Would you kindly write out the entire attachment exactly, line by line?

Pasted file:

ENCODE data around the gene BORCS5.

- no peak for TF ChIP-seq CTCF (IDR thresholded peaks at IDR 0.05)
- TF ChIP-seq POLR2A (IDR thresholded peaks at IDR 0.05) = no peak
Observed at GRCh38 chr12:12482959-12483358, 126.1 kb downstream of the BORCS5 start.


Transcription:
ENCODE data around the gene BORCS5.

- no peak for TF ChIP-seq CTCF (IDR thresholded peaks at IDR 0.05)
- TF ChIP-seq POLR2A (IDR thresholded peaks at IDR 0.05) = no peak
Observed at GRCh38 chr12:12482959-12483358, 126.1 kb downstream of the BORCS5 start.